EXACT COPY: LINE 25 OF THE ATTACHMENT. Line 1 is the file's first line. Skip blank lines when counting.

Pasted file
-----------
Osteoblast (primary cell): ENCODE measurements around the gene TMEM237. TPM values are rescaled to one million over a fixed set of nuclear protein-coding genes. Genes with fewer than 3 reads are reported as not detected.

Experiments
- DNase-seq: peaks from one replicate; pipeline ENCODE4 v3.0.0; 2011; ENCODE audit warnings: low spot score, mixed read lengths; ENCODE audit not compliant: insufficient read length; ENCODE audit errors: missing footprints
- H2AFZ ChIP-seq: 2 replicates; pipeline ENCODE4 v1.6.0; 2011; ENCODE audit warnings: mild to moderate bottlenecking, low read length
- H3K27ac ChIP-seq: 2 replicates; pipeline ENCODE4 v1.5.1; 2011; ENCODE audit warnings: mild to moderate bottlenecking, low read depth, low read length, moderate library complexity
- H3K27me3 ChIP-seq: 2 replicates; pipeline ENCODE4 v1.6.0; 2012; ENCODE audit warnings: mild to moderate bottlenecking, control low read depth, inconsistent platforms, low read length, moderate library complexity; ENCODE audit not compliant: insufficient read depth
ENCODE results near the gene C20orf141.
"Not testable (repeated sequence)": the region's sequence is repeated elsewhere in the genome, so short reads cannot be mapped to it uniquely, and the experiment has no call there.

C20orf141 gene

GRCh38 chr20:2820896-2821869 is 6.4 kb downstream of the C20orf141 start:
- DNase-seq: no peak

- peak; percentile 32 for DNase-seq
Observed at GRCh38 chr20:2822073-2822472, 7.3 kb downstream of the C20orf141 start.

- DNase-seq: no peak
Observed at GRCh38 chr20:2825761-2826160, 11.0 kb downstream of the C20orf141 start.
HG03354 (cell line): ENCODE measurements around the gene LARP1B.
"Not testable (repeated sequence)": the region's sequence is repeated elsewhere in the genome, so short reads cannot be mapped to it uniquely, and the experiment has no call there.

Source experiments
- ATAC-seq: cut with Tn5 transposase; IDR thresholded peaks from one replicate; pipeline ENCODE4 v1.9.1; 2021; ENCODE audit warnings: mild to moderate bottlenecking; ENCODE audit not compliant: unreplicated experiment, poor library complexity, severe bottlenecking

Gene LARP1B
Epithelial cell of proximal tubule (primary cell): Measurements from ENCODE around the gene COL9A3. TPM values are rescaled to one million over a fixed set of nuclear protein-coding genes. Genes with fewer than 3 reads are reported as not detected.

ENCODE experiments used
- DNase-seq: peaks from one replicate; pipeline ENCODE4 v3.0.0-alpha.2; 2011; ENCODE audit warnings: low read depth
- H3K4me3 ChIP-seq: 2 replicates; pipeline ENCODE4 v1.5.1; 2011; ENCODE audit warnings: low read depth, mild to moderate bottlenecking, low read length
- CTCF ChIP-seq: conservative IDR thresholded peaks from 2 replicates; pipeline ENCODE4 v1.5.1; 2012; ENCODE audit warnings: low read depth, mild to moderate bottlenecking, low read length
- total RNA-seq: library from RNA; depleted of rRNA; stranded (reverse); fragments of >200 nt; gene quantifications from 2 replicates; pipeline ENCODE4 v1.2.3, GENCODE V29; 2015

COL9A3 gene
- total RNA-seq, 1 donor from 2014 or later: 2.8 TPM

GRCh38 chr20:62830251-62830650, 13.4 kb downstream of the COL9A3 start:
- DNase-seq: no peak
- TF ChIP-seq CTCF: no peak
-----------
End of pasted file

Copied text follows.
- CTCF ChIP-seq: conservative IDR thresholded peaks from 2 replicates; pipeline ENCODE4 v1.5.1; 2012; ENCODE audit warnings: low read depth, mild to moderate bottlenecking, low read length